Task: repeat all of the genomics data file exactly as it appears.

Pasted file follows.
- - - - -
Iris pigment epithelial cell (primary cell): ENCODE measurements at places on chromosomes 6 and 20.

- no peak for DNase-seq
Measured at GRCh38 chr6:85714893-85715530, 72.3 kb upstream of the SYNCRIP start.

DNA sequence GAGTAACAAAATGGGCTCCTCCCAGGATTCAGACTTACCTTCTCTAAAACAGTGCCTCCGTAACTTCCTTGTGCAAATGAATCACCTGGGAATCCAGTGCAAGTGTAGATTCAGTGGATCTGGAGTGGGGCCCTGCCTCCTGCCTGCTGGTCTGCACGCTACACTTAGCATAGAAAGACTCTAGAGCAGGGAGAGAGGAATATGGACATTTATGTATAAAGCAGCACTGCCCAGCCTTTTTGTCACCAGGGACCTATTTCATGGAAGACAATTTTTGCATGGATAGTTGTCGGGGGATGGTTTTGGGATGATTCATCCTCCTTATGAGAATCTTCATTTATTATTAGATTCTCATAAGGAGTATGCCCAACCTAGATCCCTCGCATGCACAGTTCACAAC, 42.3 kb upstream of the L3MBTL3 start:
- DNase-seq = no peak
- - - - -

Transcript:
Iris pigment epithelial cell (primary cell): ENCODE measurements at places on chromosomes 6 and 20.

- no peak for DNase-seq
Measured at GRCh38 chr6:85714893-85715530, 72.3 kb upstream of the SYNCRIP start.

DNA sequence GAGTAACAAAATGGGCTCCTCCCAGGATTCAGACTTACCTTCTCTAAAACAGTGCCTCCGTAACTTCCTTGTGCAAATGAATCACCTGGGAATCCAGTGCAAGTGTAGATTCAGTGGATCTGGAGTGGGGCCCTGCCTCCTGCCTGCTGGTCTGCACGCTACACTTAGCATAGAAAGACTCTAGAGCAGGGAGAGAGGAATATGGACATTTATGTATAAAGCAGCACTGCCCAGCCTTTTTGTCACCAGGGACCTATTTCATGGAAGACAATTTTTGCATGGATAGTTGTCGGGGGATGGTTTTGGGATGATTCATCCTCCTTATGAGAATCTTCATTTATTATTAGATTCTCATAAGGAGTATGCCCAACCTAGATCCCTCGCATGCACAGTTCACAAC, 42.3 kb upstream of the L3MBTL3 start:
- DNase-seq = no peak